Council staff back capital super city

19:27, Oct 29 2012
SIR GEOFFREY PALMER: Heads Wellington's local government review panel.

On the eve of Sir Geoffrey Palmer's report on Wellington's local government future being published, city council staff have come out in favour of a super-city.

Wellington City Council officers have advised councillors that a single authority for the city, Hutt Valley, Porirua and Kapiti is the best option for the region. Wairarapa would form a separate council.

But the model has been dismissed as undemocratic by Sir Geoffrey, whose independent panel's findings are published this morning.

GARRY POOLE: The WCC chief executive has had a number of allegations made against him by Rob Goulden.
MOVING ON: Wellington City Council chief executive Gary Poole

He would not reveal details, but said the report would include a proposal that was "absolutely, fundamentally different".

Under the council officers' single-tier proposal there would be one unitary authority governed by up to 29 elected councillors and a mayor. Under the present arrangement, excluding Wairarapa, there are 87 councillors, five mayors and a regional council chairwoman.

The recommendation follows consultation the council carried out earlier this year, looking at four options for the city, ranging from the status quo with more shared services, to one council covering the whole region. Consultation showed 77 per cent of people supported change of some sort, with the two most drastic options the most popular.


The council has also been considering single-tier models used in Brisbane and the Gold Coast. It flew over a former Brisbane Council chief executive to talk about the benefits of a single tier.

Chief executive Garry Poole said yesterday that the council had ruled out the first two of the four options as unworkable, and the preferred model was two unitary authorities.

While regional governance was working now, there was an opportunity to improve it and find efficiencies, he said.

Officers had ruled out adopting the Auckland model, which has 21 local elected boards beneath super-city level.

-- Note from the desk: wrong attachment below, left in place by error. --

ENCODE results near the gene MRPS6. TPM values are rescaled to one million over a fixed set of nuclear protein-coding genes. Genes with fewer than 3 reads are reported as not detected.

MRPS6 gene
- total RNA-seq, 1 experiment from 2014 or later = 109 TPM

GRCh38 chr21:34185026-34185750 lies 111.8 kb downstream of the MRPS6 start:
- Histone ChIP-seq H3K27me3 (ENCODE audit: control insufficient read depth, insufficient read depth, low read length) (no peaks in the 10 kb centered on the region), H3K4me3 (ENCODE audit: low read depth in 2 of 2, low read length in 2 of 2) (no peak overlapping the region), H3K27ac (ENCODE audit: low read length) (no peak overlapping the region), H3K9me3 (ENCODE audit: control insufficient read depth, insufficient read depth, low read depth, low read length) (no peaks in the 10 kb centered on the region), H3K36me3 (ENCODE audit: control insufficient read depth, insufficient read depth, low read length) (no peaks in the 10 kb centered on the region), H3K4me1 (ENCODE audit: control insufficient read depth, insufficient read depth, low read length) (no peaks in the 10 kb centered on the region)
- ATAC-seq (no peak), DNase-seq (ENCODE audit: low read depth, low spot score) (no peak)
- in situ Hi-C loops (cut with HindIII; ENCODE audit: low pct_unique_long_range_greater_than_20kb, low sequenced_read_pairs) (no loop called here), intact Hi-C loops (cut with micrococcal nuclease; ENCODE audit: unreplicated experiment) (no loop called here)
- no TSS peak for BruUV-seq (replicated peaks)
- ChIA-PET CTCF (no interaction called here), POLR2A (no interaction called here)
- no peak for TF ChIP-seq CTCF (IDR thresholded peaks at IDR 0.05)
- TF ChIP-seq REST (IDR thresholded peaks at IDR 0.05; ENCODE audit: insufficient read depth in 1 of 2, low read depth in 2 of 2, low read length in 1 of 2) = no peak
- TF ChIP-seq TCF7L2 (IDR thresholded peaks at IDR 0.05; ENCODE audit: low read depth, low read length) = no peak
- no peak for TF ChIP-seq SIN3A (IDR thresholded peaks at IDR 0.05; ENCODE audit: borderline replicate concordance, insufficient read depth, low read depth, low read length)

Mr Poole said that was unwieldy, confusing for the public, and would make decision-making more difficult and time-consuming. One tier was more effective. "The concept of one table is kind of overwhelming. It's simpler, it's smarter, and by having one there you're more responsive to constituents and it's clearer and simpler and smarter for them."

Having 30 elected officials was the maximum currently allowed by law, and would mean one councillor for every 14,000 people. But that number was not final.

He also envisaged councillors having "ward offices" in their constituencies, rather than being based in the Wellington office.

Wellington Mayor Celia Wade-Brown said the simplicity of the model was appealing, but it would have to be implemented correctly.

"You'd have to have enough elected members to make sure that you get enough representation."

Sir Geoffrey said the council had not adequately consulted on the Australian model. It was completely unsuited to New Zealand's different government structure, and "not sufficiently democratic" .

Porirua Mayor Nick Leggett said his main concern was whether a single tier could achieve adequate levels of representation. A hui will be held late next month to try to reach a regional consensus.


Current situation v Wellington City Council proposal

Now: Eight city and district councils and one regional council Proposal: Two unitary authorities, Wellington and Wairarapa Now: 87 councillors, not including Wairarapa Proposal: Up to 30 in council Now: Eight mayors and one regional council chairperson Proposal: Two mayors Now: Six council offices Proposal: One main office, with "ward offices" providing support for councillors Now: One councillor for each 14,000 in Wellington City, compared with 1:4000 in Porirua

Proposal: One councillor for each 14,000

Contact Katie Chapman
Wellington reporter
Twitter: @katiechapman28

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